Author Topic: Nano-robots cause Morgellon's!  (Read 3739 times)

Mesozoic Mister Nigel

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Nano-robots cause Morgellon's!
« on: March 18, 2008, 08:07:27 pm »
I don't really know what sub to post this in, but holy hell:
:lulz:
http://www.bariumblues.com/chemtrails_nanotechnology_aeroso.htm
“I’m guessing it was January 2007, a meeting in Bethesda, we got a bag of bees and just started smashing them on the desk,” Charles Wick said. “It was very complicated.”


Mesozoic Mister Nigel

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Re: Nano-robots cause Morgellon's!
« Reply #1 on: March 18, 2008, 08:10:44 pm »
“I’m guessing it was January 2007, a meeting in Bethesda, we got a bag of bees and just started smashing them on the desk,” Charles Wick said. “It was very complicated.”


Cain

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Re: Nano-robots cause Morgellon's!
« Reply #2 on: March 19, 2008, 04:22:52 pm »
Ah, Morgellons.  The favourite disease of conspiracy theorists everywhere.

Mesozoic Mister Nigel

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Re: Nano-robots cause Morgellon's!
« Reply #3 on: March 19, 2008, 07:07:12 pm »
I love that they've finally taken it to the other side with the "discovery" of nano-robots as the cause of the disease.  :lulz:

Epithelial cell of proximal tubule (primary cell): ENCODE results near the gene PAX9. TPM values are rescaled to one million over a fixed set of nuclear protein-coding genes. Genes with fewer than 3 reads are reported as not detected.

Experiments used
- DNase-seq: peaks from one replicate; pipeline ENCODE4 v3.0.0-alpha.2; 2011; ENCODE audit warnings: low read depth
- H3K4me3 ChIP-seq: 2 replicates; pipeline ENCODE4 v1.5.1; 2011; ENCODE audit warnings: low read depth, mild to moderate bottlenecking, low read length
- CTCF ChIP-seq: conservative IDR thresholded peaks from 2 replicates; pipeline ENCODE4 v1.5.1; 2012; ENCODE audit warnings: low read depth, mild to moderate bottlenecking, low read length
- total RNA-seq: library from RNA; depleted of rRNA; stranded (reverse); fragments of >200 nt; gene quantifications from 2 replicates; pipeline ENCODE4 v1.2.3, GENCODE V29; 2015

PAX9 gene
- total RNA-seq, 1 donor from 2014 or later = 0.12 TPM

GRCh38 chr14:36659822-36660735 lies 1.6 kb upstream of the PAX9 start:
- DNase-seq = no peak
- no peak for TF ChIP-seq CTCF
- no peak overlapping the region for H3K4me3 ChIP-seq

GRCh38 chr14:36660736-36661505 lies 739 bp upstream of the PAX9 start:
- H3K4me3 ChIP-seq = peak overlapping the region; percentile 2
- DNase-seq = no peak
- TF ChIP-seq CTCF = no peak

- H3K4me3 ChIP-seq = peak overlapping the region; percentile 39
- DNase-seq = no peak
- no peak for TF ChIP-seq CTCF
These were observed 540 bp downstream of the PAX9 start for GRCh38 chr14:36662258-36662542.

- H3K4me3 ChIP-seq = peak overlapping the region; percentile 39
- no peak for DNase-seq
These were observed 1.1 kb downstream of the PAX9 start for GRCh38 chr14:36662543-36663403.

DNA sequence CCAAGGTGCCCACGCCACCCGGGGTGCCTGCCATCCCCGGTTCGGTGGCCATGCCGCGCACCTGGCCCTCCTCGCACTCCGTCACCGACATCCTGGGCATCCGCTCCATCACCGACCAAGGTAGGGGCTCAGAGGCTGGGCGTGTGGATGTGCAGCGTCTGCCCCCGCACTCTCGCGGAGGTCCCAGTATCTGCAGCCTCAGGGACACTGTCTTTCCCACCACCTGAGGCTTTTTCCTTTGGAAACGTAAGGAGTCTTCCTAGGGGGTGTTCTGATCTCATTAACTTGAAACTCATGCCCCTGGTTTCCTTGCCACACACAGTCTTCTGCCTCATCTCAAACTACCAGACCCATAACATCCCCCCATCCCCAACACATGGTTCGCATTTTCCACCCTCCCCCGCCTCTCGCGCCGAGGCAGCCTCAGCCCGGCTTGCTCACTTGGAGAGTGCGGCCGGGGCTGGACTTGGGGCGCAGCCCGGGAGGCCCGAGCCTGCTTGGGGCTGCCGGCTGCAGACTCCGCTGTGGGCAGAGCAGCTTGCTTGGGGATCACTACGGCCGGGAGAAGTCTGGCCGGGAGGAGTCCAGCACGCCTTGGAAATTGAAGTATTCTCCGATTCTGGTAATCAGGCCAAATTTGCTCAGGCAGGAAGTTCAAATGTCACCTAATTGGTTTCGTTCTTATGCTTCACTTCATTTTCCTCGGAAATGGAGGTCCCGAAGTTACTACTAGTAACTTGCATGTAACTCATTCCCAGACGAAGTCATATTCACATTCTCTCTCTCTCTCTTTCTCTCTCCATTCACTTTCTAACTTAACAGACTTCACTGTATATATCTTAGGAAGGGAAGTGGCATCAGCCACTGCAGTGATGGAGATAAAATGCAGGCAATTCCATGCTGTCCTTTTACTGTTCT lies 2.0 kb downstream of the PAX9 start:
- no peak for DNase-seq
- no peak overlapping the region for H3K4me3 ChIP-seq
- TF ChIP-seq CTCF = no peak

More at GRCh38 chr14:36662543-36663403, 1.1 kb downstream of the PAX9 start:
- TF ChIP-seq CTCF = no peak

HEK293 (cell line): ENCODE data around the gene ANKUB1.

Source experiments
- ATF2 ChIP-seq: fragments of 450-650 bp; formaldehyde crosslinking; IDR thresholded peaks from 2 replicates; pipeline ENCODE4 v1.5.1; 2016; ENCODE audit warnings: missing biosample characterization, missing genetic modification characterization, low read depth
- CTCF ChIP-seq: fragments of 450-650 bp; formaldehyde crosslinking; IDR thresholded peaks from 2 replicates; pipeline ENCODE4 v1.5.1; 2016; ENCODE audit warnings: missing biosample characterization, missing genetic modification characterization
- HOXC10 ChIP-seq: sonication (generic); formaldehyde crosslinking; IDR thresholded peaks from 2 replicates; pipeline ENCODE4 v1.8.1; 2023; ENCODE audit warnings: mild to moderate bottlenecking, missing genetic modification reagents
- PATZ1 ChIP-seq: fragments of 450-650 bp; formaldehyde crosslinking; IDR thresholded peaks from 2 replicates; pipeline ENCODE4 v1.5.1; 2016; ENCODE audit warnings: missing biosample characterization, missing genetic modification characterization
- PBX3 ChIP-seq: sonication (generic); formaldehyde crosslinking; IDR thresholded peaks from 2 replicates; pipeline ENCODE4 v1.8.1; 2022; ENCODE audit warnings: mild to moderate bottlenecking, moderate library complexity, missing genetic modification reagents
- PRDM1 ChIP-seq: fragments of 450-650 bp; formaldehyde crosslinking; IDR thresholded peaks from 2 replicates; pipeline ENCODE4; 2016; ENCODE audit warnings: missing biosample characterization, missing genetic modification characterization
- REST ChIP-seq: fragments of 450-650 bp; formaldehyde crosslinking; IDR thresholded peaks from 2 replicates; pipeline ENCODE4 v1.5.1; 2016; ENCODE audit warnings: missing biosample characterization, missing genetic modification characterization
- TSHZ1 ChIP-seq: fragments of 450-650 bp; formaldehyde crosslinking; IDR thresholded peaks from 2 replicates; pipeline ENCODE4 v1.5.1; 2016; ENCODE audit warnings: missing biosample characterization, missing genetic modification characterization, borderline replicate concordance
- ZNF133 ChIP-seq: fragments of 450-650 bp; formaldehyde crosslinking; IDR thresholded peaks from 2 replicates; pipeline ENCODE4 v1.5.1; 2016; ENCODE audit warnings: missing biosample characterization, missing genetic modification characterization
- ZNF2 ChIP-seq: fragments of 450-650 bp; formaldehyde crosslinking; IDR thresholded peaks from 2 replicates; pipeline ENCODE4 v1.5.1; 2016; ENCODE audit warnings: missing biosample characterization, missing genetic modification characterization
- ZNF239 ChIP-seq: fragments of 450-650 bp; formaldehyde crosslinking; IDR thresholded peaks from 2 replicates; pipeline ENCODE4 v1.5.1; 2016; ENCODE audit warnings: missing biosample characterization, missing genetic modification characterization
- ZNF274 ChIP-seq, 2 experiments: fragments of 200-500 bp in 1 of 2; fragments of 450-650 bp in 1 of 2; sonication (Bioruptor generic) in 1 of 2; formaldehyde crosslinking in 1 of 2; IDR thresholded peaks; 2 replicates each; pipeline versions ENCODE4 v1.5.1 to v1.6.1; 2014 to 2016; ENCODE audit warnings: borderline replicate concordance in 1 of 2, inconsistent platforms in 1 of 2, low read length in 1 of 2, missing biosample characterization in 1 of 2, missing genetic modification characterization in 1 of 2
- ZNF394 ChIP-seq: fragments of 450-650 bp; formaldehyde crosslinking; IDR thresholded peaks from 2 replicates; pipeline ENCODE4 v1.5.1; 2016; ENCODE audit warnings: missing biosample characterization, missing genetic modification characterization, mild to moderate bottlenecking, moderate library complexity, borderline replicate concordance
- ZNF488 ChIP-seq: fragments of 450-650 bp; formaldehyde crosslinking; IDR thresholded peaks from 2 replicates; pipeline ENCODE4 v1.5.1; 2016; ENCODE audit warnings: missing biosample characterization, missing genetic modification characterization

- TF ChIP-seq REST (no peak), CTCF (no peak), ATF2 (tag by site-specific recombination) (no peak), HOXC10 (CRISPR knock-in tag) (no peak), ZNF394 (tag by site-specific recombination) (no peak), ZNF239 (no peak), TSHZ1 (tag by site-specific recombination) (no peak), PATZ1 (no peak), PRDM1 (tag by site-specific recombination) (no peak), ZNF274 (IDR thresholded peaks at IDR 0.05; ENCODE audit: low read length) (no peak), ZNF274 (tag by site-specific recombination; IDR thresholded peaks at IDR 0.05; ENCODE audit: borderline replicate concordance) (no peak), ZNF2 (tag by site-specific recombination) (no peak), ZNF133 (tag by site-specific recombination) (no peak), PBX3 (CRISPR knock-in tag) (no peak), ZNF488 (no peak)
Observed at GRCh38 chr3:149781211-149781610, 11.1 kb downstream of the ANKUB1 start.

Also, one of the "scientists" studying Morgellon's has come up with a treatment that can bring relief to sufferers for the low low cost of only $2/day.

My husband is disapproving of my amusement at this.
“I’m guessing it was January 2007, a meeting in Bethesda, we got a bag of bees and just started smashing them on the desk,” Charles Wick said. “It was very complicated.”


Cain

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Re: Nano-robots cause Morgellon's!
« Reply #4 on: March 19, 2008, 07:35:22 pm »
The last I heard, they had 'found' fibrous organisms in the swellings.

Of course, I haven't really looked into it, beyond cursory readings elsewhere.

Cramulus

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Re: Nano-robots cause Morgellon's!
« Reply #5 on: March 19, 2008, 07:52:25 pm »
Quote
The emerging disease called Morgellons is caused by nano machines which are believed to receive ... ELF signals and information.


When did the Erisian Liberation Front start dabbling in nanotech?

Cain

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Re: Nano-robots cause Morgellon's!
« Reply #6 on: March 19, 2008, 07:56:11 pm »
ELF may refer to:

    * Earth Liberation Front, a radical environmentalism group
    * ELF Corporation, a Japanese maker of hentai CGI and games
    * Elvish Linguistic Fellowship, an organization that studies the invented languages of J. R. R. Tolkien
    * Endangered Language Fund, a non-profit organization
    * English as a lingua franca, a term within English language learning and teaching
    * Environmental Law Foundation, a UK registered charity
    * Environmental Life Force, a radical environmentalism group
    * Eritrean Liberation Front, the main secessionist movement in Eritrea during the 1960s and 1970s
    * Esper Liberation Front, a fictional organization in the Deathstalker novels